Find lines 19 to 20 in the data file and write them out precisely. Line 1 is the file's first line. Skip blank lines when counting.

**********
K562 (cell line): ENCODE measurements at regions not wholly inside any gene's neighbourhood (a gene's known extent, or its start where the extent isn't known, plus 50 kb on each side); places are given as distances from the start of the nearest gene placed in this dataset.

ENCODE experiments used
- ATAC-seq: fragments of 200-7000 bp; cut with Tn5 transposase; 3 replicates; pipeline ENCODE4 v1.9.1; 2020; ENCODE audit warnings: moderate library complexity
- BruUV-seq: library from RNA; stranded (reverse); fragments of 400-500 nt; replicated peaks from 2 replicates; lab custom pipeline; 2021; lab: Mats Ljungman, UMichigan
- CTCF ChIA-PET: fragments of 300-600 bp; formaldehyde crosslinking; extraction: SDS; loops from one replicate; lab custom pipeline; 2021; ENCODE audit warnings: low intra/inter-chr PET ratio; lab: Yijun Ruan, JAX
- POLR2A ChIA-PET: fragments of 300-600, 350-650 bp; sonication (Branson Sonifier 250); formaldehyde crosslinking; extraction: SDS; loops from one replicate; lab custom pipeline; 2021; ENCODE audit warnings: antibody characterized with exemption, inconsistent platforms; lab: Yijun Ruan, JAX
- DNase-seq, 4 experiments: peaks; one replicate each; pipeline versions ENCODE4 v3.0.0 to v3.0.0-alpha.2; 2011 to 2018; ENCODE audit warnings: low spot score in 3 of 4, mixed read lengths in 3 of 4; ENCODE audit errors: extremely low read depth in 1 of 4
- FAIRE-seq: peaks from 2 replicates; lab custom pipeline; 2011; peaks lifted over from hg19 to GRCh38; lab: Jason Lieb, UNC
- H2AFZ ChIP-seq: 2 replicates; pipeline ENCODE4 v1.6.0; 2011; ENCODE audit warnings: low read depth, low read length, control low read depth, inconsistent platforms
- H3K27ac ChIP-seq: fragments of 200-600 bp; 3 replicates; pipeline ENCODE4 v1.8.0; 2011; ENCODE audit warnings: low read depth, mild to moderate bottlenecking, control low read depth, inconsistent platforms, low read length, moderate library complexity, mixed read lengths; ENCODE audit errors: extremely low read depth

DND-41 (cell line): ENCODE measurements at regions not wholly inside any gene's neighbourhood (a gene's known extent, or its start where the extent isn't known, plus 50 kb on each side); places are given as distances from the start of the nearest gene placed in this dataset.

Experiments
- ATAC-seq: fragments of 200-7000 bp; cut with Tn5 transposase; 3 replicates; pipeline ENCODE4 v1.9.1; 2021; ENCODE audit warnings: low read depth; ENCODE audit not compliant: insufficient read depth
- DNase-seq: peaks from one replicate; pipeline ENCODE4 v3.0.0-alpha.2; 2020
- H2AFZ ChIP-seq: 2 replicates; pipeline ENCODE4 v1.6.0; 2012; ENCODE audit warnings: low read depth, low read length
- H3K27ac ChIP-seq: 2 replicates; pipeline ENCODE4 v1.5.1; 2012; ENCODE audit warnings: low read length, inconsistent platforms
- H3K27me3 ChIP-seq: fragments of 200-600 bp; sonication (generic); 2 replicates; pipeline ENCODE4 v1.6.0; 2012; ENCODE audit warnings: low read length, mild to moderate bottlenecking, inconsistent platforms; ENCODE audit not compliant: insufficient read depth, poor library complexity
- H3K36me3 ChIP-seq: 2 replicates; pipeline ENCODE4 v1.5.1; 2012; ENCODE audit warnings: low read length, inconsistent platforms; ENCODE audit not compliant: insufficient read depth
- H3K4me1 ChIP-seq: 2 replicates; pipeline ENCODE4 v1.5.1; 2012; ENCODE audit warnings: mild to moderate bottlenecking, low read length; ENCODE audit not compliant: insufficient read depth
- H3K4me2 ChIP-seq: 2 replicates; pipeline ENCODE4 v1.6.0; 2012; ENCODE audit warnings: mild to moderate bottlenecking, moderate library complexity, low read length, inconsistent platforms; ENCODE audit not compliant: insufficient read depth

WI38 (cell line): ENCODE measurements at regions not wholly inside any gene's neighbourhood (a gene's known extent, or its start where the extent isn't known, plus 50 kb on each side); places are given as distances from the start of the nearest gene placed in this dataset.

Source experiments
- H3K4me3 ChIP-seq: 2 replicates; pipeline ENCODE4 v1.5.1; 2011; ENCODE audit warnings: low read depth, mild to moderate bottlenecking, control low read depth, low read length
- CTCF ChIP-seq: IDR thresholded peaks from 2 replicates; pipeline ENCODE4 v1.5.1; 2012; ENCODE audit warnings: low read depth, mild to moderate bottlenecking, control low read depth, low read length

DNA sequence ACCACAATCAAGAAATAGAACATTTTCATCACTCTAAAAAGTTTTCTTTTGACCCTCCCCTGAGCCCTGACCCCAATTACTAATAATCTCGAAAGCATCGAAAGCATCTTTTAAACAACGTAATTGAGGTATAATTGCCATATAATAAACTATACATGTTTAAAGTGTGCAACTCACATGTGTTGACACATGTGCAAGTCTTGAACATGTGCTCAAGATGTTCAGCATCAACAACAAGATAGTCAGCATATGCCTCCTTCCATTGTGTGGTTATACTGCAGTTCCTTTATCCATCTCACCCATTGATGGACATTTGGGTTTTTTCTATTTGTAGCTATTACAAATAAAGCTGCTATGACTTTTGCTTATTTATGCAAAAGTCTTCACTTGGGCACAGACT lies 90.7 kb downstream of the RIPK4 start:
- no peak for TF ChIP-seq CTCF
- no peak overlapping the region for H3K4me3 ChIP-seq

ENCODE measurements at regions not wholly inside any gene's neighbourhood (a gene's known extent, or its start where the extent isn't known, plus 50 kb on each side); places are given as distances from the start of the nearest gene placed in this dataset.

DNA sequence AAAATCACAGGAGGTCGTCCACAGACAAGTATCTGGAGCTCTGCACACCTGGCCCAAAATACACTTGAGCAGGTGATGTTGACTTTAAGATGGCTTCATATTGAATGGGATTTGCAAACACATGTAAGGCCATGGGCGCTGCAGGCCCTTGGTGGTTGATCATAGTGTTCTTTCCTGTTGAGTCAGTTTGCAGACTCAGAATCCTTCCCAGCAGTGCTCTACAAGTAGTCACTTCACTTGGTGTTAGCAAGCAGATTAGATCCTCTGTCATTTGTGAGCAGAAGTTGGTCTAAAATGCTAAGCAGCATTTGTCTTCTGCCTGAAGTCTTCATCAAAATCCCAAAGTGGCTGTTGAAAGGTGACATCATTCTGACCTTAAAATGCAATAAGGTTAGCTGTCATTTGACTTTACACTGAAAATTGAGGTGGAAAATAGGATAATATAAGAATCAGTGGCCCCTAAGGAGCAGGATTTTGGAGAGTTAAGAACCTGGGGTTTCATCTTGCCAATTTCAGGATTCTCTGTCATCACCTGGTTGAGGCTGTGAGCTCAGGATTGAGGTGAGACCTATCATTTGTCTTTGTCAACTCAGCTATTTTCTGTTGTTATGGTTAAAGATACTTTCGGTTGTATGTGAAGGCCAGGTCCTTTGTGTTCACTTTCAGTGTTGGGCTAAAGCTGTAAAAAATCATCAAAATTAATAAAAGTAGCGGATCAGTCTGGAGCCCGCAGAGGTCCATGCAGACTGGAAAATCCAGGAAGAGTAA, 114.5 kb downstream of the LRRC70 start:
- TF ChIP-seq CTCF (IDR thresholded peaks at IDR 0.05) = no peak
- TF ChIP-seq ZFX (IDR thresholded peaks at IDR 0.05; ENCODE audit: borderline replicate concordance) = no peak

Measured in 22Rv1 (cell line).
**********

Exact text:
- H3K4me1 ChIP-seq: 2 replicates; pipeline ENCODE4 v1.5.1; 2012; ENCODE audit warnings: mild to moderate bottlenecking, low read length; ENCODE audit not compliant: insufficient read depth
- H3K4me2 ChIP-seq: 2 replicates; pipeline ENCODE4 v1.6.0; 2012; ENCODE audit warnings: mild to moderate bottlenecking, moderate library complexity, low read length, inconsistent platforms; ENCODE audit not compliant: insufficient read depth